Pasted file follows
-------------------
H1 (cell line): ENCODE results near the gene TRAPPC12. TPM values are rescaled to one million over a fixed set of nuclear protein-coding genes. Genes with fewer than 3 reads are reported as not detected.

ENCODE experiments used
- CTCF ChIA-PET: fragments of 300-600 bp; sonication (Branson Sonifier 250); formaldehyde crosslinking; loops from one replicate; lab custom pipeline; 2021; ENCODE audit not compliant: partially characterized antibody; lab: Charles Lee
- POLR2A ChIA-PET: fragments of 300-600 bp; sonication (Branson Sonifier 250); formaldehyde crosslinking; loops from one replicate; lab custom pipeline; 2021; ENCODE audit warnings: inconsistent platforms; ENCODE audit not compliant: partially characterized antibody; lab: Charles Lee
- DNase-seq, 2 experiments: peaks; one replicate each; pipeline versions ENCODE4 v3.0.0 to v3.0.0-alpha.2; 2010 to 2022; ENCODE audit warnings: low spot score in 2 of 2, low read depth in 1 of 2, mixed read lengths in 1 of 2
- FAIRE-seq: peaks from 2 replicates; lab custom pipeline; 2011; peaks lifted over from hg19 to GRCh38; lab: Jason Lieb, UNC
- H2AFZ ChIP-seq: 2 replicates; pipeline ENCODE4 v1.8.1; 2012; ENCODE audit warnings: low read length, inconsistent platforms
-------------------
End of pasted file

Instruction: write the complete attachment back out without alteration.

H1 (cell line): ENCODE results near the gene TRAPPC12. TPM values are rescaled to one million over a fixed set of nuclear protein-coding genes. Genes with fewer than 3 reads are reported as not detected.

ENCODE experiments used
- CTCF ChIA-PET: fragments of 300-600 bp; sonication (Branson Sonifier 250); formaldehyde crosslinking; loops from one replicate; lab custom pipeline; 2021; ENCODE audit not compliant: partially characterized antibody; lab: Charles Lee
- POLR2A ChIA-PET: fragments of 300-600 bp; sonication (Branson Sonifier 250); formaldehyde crosslinking; loops from one replicate; lab custom pipeline; 2021; ENCODE audit warnings: inconsistent platforms; ENCODE audit not compliant: partially characterized antibody; lab: Charles Lee
- DNase-seq, 2 experiments: peaks; one replicate each; pipeline versions ENCODE4 v3.0.0 to v3.0.0-alpha.2; 2010 to 2022; ENCODE audit warnings: low spot score in 2 of 2, low read depth in 1 of 2, mixed read lengths in 1 of 2
- FAIRE-seq: peaks from 2 replicates; lab custom pipeline; 2011; peaks lifted over from hg19 to GRCh38; lab: Jason Lieb, UNC
- H2AFZ ChIP-seq: 2 replicates; pipeline ENCODE4 v1.8.1; 2012; ENCODE audit warnings: low read length, inconsistent platforms